Based on polling research and gun-sale statistics, an estimated 15 million to 20 million women in the United States own their own firearms. Dozens of those heat-packing women are documented in “Chicks with Guns,” a new book by photographer Lindsay McCrum that is sure to challenge almost anyone’s assumptions about gun ownership.
“Their numbers are really high but their profile is actually really low,” said McCrum, who spent three and a half years capturing artistic and arresting portraits of women with their weapons of choice.
“I was so surprised by the variety and breadth and diversity of these women,” McCrum said. “There are so many stereotypes about guns, mostly derived from popular culture, but the reality is so much more complex and varied than you can imagine.”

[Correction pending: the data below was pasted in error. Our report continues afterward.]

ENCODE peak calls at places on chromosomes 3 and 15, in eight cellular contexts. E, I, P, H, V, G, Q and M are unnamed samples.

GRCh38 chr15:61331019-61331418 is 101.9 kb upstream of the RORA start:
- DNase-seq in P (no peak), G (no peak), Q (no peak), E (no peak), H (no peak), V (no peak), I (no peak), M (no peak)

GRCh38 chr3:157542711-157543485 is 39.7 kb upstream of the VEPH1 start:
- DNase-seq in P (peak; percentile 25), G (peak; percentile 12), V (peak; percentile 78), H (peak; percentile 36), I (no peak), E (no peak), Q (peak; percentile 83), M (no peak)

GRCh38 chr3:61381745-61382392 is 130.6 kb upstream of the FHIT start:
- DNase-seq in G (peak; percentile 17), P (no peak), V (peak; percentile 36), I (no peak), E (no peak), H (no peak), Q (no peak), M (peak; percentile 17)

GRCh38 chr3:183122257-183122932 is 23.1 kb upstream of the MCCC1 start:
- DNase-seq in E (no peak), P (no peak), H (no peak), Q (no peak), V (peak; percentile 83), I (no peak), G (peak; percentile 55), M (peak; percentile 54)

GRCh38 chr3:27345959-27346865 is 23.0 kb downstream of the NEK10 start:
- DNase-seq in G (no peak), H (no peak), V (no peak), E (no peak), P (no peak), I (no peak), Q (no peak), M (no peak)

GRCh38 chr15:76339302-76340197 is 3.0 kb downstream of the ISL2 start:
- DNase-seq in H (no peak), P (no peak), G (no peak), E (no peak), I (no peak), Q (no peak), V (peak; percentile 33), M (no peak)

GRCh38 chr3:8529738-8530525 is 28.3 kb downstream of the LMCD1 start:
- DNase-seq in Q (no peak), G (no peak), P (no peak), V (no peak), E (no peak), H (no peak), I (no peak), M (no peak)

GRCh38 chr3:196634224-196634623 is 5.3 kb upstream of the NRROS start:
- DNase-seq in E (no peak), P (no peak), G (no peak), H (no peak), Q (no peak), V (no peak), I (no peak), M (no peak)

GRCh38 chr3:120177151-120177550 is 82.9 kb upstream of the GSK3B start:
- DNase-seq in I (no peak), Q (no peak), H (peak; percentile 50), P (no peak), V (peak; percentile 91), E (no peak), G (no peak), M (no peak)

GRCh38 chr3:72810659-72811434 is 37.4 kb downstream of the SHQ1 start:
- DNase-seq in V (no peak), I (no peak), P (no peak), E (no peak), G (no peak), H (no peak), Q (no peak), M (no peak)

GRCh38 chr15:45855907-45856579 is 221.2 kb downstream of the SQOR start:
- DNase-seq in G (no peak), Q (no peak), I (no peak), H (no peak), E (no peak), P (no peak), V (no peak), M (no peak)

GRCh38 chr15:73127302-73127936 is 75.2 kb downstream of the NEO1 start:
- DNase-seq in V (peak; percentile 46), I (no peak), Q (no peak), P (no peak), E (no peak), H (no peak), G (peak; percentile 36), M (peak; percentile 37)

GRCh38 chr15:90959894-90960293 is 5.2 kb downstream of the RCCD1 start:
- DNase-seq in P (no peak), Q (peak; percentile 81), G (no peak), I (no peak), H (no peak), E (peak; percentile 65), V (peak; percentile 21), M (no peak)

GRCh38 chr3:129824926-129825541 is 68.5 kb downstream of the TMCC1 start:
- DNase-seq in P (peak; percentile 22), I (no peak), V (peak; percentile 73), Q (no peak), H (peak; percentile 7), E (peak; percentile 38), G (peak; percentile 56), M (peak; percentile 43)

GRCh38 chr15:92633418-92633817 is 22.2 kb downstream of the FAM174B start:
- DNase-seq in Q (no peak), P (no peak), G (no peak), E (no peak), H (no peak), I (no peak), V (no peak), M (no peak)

“Chicks with Guns” reveals just how true that is. The book features nearly 80 portraits and captions in which women describe the role of guns in their lives in their own words. It quickly becomes apparent that rich women, poor women, young women, old women, athletic women, sedentary women and a fair number of confident girls possess guns for reasons that are peculiarly their own.
“I learned two main lessons while working on this book,” said McCrum, who divides her time between New York City and California when she isn’t traveling for work. “One is that on the subject of guns, nobody is neutral. And the other is that when you get outside of the blue-state cities, everybody has a gun.”